Ofcom: Eight in 10 people receive nuisance calls PPI firms among worst for making unwanted calls

17 May 2013


Nuisance calls are a problem for more than 80% of people, according to new research by regulator Ofcom. 

On average, people received eight nuisance calls per month, but 8% of those who took part in the research reported receiving more than 20 calls per month, the research found. 

Sales calls were the most prevalent with 64% of people receiving a live sales call and 38% a recorded sales message.

Half of identifiable recorded sales calls were related to Payment Protection Insurance (PPI) while four in 10 abandoned calls were also to do with PPI.

Which? executive director, Richard Lloyd said: 'Ofcom's shocking findings reflect our own research and show just how many of us are being bombarded by the menace of unwanted calls and texts. 

'We want all the regulators to work together in a concentrated effort to properly police firms that are part of the problem and to take tough enforcement action, which is why we've called for a joint task force.'

Ofcom's results are published on the same day as the OFT writes to 60 leading businesses to ensure they are transparent with consumers over how they collect and use their data. 

The OFT's Personalised Pricing Report found many consumers were uneasy with the range of personal information collected about them and the selling of this information to third parties.

Which? nuisance calls campaign

Which? launched a new campaign in March 2013, Calling Time on Nuisance Calls and Texts, calling on regulators to set up a task force to clamp down on unwanted calls and texts.

The task force should include the Information Commissioner's Office (ICO), the Ministry of Justice (MOJ), Ofcom and the Office of Fair Trading (OFT).

Which? wants the joint task force to proactively enforce existing law by policing the industry, punishing the rule breakers and publishing its recommendations .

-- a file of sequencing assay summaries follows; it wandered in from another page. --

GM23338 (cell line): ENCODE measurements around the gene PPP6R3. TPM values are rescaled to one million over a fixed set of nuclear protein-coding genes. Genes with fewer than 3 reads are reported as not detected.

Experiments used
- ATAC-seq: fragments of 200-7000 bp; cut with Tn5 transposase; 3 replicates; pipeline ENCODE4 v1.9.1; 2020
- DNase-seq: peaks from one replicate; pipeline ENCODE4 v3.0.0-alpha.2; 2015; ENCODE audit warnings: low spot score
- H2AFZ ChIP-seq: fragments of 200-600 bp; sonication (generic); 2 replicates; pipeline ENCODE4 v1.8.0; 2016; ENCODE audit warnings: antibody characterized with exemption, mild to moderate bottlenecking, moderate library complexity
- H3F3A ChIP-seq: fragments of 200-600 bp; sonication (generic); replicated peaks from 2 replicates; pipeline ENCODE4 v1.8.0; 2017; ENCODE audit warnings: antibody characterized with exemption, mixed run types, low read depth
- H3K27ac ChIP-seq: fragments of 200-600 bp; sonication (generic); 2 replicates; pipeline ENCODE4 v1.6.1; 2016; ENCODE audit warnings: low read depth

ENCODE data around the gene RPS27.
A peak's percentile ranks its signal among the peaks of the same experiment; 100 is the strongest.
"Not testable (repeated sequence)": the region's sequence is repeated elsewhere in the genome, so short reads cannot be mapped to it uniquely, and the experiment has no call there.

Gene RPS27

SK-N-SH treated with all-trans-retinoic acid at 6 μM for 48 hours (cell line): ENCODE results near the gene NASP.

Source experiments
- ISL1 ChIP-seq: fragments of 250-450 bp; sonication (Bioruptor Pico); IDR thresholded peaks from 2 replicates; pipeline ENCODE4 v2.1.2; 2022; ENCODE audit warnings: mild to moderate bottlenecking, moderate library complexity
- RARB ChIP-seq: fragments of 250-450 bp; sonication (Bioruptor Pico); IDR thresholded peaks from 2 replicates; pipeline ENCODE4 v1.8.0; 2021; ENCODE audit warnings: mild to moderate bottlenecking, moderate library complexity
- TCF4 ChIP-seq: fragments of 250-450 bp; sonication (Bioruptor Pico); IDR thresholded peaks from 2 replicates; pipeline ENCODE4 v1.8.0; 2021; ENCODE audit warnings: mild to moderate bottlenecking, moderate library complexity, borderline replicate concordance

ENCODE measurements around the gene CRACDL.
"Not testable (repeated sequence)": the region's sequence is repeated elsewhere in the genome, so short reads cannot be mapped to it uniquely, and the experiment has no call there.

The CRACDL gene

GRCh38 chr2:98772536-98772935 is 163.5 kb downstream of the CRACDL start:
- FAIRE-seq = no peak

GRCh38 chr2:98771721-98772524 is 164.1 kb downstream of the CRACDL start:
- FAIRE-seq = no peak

The task force should start by looking at the Personal Injury and PPI industries which consumers are most likely to receive calls from.  

Police, punish, publish nuisance callers

To cut off nuisance calls and texts, Which? wants the joint task force to do the following:

  • Police -  proactively and forensically scrutinise the activities of the Personal Injury and PPI industries over the next 12 weeks to expose the source of the problem;
  • Punish -  if it finds evidence of rule breaking regulators must take strong enforcement action including substantial fines and suspension of licences;
  • Publish - make public its recommendations for any new powers regulators require to cut off nuisance calls, and to share all appropriate information from its investigations.

Which? also wants to see a Communications (Reducing Unwanted Telephone Calls and Texts) Bill introduced in the current round of Private Member's Bills to reform the law on how consent for personal data is used, and give regulators more powers to enforce the law.

We want the Bill to:

  • Establish a clear expiry date on personal consent
  • Require direct marketing companies to actively demonstrate a person's consent has been obtained
  • Enable easier information sharing between regulator e.g. designating the Information Commissioner's Office (ICO) as a body that Ofcom may share information with
  • Ensure that companies that sell on personal data ('lead generators') are covered by the Privacy and Electronic Communications Regulations 2003, to bring them in line with all direct marketing companies which are required to abide by these regulations.

More on this...
• Your rights on where you stand if you're receiving unwanted calls or texts
• Join the nuisance calls discussion on Which? Conversation
• Follow the Which? Calling Time on Nuisance Calls and Texts campaign